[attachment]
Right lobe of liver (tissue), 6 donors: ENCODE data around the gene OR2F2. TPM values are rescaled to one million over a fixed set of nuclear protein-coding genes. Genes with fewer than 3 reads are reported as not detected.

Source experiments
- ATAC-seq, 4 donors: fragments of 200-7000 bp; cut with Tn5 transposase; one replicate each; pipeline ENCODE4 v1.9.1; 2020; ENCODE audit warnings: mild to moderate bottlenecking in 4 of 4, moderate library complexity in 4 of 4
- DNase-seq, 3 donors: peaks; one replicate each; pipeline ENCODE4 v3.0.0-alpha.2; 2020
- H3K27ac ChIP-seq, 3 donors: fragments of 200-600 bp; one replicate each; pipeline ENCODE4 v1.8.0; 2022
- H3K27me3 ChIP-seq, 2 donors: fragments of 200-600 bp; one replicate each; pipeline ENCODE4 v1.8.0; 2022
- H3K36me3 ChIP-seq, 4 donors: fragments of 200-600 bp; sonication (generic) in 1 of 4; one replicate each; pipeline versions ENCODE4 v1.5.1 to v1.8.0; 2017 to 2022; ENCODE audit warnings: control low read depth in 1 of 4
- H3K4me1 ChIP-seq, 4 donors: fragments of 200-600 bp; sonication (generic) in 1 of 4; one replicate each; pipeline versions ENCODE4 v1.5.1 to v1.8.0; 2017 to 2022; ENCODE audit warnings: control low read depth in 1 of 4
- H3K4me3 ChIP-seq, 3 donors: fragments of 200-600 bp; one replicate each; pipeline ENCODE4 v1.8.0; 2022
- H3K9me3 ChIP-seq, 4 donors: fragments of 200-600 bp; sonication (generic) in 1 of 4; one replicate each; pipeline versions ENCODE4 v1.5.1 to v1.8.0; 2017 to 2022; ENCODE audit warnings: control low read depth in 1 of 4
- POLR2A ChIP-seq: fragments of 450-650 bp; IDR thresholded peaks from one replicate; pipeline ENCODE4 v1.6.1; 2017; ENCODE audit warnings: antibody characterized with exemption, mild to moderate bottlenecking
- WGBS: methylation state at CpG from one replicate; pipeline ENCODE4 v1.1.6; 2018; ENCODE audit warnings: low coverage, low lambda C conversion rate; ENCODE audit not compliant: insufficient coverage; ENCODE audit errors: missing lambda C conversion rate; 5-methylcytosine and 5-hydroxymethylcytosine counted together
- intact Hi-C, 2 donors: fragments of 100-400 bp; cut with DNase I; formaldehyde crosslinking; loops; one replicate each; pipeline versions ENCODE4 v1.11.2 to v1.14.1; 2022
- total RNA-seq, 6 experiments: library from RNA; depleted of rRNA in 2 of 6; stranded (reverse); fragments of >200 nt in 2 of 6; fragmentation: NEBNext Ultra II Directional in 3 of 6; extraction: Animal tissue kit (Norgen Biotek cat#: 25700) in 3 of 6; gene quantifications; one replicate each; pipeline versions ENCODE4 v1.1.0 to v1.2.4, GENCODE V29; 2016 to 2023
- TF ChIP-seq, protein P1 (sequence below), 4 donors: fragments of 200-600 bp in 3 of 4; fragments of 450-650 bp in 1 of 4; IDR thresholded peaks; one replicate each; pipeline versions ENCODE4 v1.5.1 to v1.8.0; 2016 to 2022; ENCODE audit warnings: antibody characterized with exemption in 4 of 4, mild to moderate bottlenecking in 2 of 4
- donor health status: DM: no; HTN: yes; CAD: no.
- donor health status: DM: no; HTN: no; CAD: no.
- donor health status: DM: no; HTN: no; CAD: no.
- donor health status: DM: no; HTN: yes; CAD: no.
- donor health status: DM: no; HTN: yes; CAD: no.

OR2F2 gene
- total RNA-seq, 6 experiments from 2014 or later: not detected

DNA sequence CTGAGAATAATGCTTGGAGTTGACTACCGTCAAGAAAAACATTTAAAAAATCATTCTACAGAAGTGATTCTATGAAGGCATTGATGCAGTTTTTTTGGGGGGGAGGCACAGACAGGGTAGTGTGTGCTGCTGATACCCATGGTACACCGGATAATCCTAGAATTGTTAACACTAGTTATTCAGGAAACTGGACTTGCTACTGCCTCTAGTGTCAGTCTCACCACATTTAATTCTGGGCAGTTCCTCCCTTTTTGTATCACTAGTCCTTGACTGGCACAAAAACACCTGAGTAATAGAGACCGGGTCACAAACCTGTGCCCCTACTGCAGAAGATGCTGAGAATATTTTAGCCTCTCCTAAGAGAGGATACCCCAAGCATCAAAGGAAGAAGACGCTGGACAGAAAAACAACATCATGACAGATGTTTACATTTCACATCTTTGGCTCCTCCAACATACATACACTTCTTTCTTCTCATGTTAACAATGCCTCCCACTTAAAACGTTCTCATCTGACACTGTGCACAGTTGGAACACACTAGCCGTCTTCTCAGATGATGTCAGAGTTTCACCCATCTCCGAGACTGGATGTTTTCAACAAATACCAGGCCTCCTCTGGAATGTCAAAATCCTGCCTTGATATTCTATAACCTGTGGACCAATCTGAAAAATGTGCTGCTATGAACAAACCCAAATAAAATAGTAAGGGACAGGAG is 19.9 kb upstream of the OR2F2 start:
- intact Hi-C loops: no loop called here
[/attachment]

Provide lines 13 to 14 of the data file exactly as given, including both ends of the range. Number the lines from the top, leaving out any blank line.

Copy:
- intact Hi-C, 2 donors: fragments of 100-400 bp; cut with DNase I; formaldehyde crosslinking; loops; one replicate each; pipeline versions ENCODE4 v1.11.2 to v1.14.1; 2022
- total RNA-seq, 6 experiments: library from RNA; depleted of rRNA in 2 of 6; stranded (reverse); fragments of >200 nt in 2 of 6; fragmentation: NEBNext Ultra II Directional in 3 of 6; extraction: Animal tissue kit (Norgen Biotek cat#: 25700) in 3 of 6; gene quantifications; one replicate each; pipeline versions ENCODE4 v1.1.0 to v1.2.4, GENCODE V29; 2016 to 2023